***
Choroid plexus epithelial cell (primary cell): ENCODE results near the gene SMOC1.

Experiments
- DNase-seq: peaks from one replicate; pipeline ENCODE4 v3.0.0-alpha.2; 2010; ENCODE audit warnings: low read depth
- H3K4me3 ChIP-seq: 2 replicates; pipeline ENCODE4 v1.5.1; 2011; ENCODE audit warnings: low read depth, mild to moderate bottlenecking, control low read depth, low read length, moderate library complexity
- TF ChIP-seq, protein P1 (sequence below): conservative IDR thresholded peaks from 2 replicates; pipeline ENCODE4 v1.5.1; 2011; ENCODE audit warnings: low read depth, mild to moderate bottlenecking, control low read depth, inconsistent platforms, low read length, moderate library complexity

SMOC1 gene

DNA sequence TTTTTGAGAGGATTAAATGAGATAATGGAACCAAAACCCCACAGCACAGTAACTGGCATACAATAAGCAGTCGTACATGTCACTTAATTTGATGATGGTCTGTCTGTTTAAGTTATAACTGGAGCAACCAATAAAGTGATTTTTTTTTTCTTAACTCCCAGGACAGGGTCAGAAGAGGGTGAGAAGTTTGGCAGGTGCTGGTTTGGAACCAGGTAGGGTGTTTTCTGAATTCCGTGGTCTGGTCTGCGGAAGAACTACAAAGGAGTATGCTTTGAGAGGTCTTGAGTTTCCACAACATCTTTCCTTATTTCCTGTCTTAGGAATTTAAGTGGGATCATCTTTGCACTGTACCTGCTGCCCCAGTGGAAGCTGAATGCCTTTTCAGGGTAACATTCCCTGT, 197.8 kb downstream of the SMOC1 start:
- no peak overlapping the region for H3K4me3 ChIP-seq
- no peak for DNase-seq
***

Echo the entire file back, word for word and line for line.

Choroid plexus epithelial cell (primary cell): ENCODE results near the gene SMOC1.

Experiments
- DNase-seq: peaks from one replicate; pipeline ENCODE4 v3.0.0-alpha.2; 2010; ENCODE audit warnings: low read depth
- H3K4me3 ChIP-seq: 2 replicates; pipeline ENCODE4 v1.5.1; 2011; ENCODE audit warnings: low read depth, mild to moderate bottlenecking, control low read depth, low read length, moderate library complexity
- TF ChIP-seq, protein P1 (sequence below): conservative IDR thresholded peaks from 2 replicates; pipeline ENCODE4 v1.5.1; 2011; ENCODE audit warnings: low read depth, mild to moderate bottlenecking, control low read depth, inconsistent platforms, low read length, moderate library complexity

SMOC1 gene

DNA sequence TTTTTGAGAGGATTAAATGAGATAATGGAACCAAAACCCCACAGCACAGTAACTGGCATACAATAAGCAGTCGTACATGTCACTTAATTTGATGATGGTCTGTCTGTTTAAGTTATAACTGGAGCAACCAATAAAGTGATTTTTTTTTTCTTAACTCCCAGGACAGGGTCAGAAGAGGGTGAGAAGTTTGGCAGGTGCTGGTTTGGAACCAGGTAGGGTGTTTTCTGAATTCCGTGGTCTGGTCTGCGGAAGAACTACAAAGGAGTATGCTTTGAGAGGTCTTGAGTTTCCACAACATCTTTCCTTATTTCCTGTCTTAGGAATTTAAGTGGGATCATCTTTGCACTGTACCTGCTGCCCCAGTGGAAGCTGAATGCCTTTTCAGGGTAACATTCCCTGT, 197.8 kb downstream of the SMOC1 start:
- no peak overlapping the region for H3K4me3 ChIP-seq
- no peak for DNase-seq